Creating a Rosemary Poultice:
Collect a cup of rosemary leaves if available.
Blend the leaves with rubbing alcohol.
Apply the poultice to the painful area, securing it with a bandage.
This effective technique harnesses rosemary's antispasmodic power to offer lasting relief from pain.
Enzymes: Nurturing Natural Healing
Plant- and fruit-based enzymes offer a holistic approach to pain management by stimulating the body's healing processes.
Take Plant- and fruit-based enzymes on an empty stomach in between meals. Refer to Anthony Cickoke's book; Enzyme Therapy to learn how enzyme therapy stimulates the immune system and improves circulation by bringing nutrients to the damaged (injured) area and removing waste products. Doctors prescribe ice or heat, rest, and any number of anti-inflammatory drugs and pain relievers to treat strains, sprains, and other injuries. But because enzymes stimulate the body's own natural enzymatic processes without causing the immune system to be suppressed, they increase the rate of fibrin break-up and increase blood flow. Therefore, improving the supply of nutrients and oxygen to the tissues and healing can take place much faster. (Cickoke, pp. 384-385). Several types of enzymes that have a synergistic effect are used in combinations to help with soft tissue injuries. They include plant- and fruit-based enzymes. A more effective enzyme formulation would be micro-blended with other whole foods such as blue green algae, ginger and cayenne. Enzymes combined with nutrient rich foods are ideal for helping to maintain the body's natural healing function. Recommended use of enzymes: Enzymes should be used on an empty stomach before meals. Start by taking one capsule between meals and one capsule before bedtime. i.e., Between breakfast and lunch take one capsule, repeat between lunch and dinner and at bedtime. Increase after a few days and take two each of the enzymes, then three and then four. You can continue to increase beyond these amounts depending on the progress taking place. It is common to take up to 30 enzyme capsules a day. There are no side effects from such high usage of enzymes, only good results (Let's Live, p. 68). Results are felt, but usually take place very slowly. I would recommend making sure you have already worked on healing your gut before starting enzymes therapy. How to Incorporate Enzymes:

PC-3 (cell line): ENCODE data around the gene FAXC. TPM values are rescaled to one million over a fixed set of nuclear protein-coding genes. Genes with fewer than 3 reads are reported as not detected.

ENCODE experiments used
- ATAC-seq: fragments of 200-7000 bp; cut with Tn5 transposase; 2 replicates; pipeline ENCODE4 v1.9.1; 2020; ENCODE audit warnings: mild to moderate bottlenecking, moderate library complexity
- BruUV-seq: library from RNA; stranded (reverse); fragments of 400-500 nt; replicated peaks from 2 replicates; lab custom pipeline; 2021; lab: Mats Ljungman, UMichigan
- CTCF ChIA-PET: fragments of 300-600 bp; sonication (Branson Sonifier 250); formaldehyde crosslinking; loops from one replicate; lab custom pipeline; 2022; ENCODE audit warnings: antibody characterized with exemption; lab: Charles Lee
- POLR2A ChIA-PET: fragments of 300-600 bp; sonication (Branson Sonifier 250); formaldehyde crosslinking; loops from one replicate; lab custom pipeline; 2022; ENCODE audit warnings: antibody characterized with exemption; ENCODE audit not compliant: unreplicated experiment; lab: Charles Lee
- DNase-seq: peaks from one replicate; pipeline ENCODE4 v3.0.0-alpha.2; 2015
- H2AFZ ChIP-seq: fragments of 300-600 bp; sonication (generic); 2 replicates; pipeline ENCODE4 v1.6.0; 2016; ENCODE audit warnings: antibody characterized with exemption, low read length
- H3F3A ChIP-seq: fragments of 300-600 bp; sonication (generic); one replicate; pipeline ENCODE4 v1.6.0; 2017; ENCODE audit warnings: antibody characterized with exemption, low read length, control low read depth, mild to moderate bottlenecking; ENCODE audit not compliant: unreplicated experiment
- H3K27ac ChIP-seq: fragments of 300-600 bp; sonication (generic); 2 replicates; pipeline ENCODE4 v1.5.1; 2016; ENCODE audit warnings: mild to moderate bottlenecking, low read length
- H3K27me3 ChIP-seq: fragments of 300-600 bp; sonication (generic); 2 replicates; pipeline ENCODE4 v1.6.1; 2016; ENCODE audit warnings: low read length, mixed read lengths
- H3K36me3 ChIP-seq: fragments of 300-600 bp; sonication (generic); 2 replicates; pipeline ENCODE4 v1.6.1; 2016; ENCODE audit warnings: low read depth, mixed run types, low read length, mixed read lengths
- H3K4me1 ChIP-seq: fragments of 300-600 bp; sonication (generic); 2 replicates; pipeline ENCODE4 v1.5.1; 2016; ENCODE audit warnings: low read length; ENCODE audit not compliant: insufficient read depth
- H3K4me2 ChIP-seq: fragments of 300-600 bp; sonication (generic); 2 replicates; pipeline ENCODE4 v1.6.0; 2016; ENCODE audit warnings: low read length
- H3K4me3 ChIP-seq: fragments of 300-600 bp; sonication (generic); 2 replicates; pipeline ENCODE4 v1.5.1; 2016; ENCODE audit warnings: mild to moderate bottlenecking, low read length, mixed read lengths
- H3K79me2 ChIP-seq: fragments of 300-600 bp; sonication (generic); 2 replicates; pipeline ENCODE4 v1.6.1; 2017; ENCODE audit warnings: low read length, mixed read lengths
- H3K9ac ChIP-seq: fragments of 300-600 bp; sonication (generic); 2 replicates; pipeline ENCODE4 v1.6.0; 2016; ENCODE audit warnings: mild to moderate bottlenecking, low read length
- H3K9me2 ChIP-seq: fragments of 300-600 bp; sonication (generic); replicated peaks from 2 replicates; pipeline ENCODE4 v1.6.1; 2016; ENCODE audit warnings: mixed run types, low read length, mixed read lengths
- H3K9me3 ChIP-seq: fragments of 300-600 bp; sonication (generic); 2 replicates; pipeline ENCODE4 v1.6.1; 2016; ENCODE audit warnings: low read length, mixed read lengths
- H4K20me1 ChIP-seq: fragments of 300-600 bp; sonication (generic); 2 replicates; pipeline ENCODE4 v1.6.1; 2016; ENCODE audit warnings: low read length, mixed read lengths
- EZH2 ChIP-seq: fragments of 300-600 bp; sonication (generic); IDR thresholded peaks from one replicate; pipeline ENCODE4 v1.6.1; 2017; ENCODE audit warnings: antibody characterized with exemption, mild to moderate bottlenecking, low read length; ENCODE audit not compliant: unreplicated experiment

Take plant- and fruit-based enzymes on an empty stomach between meals.
Gradually increase the dosage to enhance benefits.
Enzyme therapy bolsters the immune system and boosts circulation, aiding nutrient delivery to damaged areas and expelling waste products. This natural approach accelerates healing without suppressing the immune system.
Ginger: A Spice for Pain Reduction
Drawing from ancient Ayurvedic and Tibb systems of medicine, ginger emerges as a powerful tool for pain reduction.
Using Ginger Powder:
Purchase organic ginger powder.
Mix a heaping teaspoon with your favorite beverage or water.
Consume daily to experience its pain-relieving benefits.
Buy organic ginger powder and start by taking a heaping teaspoon per day. Mix the ginger with your favorite beverage. Or if you don't mind the taste, mix it in water (ideal way of taking it) (Martin p. 106).
Between the turmeric, ginger, Rosemary, castor oil packs and the enzymes, you will be very pleased with mother nature's remedies for managing pain.
Embrace Nature's Bounty for Pain Management
In the journey towards pain relief, nature offers a diverse array of solutions. From castor-oil packs to turmeric, rosemary, enzymes, and ginger, these natural remedies promise respite from discomfort while promoting overall well-being. As you navigate the realm of natural pain management, remember that nature's remedies can be a potent addition to your wellness toolkit.
Cichoke, Anthony. (1999). Enzyme Therapy. Garden City Park: NY.
Cichoke, Anthony. (May 1993). "More Precious Than Gold." Let's Live. pp. 66-68.
Martin, Wayne. (November 2000). "Treating Arthritic Pain with Ginger." Townsend Letter for Doctors. p. 106.
(December 1996). NFM's Nutrition Science News. p. 10.
Pizzarno, Joseph. (1991). Encyclopedia of Natural Medicine. Rocklin, CA: Prima Publishing.